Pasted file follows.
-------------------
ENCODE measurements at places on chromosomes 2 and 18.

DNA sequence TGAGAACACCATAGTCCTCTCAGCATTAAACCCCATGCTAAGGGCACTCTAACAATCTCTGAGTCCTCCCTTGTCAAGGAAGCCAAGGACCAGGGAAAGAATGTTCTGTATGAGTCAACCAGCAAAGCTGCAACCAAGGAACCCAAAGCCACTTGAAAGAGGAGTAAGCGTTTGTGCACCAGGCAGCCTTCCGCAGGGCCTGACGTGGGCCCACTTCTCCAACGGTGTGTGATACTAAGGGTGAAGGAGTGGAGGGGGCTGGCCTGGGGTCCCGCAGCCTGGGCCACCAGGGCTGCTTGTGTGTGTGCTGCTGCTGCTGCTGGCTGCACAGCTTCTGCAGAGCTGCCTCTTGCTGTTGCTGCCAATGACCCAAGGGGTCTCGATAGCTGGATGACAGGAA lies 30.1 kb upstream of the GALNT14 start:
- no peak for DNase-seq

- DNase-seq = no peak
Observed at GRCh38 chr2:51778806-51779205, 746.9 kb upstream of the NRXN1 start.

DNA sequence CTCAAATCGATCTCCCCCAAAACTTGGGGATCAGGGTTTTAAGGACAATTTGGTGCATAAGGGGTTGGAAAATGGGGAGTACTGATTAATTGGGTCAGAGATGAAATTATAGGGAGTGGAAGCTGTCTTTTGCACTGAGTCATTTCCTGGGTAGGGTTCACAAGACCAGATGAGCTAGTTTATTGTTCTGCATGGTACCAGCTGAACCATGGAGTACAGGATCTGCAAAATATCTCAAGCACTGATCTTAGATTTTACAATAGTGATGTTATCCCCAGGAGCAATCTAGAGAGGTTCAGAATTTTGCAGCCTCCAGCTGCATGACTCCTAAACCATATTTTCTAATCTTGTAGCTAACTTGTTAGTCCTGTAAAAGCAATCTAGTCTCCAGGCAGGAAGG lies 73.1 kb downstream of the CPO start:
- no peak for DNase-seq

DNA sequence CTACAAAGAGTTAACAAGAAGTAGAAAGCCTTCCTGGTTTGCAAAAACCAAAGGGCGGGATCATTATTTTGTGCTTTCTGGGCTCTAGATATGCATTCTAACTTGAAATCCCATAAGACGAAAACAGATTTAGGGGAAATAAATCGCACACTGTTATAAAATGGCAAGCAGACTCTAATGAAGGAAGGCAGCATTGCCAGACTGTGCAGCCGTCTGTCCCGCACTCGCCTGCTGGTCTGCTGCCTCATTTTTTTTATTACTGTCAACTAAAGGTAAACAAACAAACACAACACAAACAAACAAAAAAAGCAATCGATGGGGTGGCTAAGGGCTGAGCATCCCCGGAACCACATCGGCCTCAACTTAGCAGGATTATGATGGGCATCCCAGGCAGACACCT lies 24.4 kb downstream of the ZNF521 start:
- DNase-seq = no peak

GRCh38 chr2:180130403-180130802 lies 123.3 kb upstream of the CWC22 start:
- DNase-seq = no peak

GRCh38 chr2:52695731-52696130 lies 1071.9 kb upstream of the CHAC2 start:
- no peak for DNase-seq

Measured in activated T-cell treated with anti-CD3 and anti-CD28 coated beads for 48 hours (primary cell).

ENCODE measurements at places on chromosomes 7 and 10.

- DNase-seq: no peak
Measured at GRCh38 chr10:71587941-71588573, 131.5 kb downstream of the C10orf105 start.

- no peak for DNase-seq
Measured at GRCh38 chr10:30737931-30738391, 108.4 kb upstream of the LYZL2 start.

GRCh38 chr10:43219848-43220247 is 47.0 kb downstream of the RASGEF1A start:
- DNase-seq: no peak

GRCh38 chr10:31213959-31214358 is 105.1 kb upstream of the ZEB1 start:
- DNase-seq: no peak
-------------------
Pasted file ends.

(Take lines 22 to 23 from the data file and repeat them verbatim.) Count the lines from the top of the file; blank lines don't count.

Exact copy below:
GRCh38 chr10:31213959-31214358 is 105.1 kb upstream of the ZEB1 start:
- DNase-seq: no peak